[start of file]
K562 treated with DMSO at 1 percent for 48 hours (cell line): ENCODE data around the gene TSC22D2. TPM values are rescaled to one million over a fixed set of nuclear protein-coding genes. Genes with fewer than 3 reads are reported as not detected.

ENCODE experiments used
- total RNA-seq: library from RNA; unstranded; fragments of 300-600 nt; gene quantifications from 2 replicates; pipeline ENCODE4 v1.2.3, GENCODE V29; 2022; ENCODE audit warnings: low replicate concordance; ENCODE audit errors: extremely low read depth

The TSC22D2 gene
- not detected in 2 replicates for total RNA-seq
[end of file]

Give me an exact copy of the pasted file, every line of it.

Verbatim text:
K562 treated with DMSO at 1 percent for 48 hours (cell line): ENCODE data around the gene TSC22D2. TPM values are rescaled to one million over a fixed set of nuclear protein-coding genes. Genes with fewer than 3 reads are reported as not detected.

ENCODE experiments used
- total RNA-seq: library from RNA; unstranded; fragments of 300-600 nt; gene quantifications from 2 replicates; pipeline ENCODE4 v1.2.3, GENCODE V29; 2022; ENCODE audit warnings: low replicate concordance; ENCODE audit errors: extremely low read depth

The TSC22D2 gene
- not detected in 2 replicates for total RNA-seq